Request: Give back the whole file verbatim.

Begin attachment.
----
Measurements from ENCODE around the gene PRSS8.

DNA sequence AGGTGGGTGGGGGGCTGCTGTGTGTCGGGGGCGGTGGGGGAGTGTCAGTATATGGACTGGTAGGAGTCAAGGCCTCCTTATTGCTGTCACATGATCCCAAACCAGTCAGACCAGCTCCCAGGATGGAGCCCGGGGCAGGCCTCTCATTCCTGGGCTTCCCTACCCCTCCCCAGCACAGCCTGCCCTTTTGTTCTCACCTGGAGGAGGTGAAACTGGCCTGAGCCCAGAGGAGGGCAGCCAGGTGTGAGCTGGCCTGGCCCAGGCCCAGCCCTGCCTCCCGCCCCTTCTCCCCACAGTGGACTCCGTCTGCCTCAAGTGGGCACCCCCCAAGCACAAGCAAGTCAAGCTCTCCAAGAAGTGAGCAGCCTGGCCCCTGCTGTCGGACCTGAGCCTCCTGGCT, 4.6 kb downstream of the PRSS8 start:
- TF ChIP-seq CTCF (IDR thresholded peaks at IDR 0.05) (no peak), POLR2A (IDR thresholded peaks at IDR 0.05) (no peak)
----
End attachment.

Measurements from ENCODE around the gene PRSS8.

DNA sequence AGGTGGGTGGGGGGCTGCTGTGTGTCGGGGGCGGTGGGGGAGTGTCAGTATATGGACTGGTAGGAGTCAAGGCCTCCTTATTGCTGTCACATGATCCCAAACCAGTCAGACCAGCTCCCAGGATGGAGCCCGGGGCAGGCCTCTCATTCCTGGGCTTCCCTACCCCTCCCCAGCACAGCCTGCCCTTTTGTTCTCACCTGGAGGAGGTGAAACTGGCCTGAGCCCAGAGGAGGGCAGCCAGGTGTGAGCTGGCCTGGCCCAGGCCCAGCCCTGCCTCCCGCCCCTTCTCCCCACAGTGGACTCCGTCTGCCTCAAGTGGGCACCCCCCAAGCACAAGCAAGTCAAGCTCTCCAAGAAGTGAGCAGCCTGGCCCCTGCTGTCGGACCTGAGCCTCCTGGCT, 4.6 kb downstream of the PRSS8 start:
- TF ChIP-seq CTCF (IDR thresholded peaks at IDR 0.05) (no peak), POLR2A (IDR thresholded peaks at IDR 0.05) (no peak)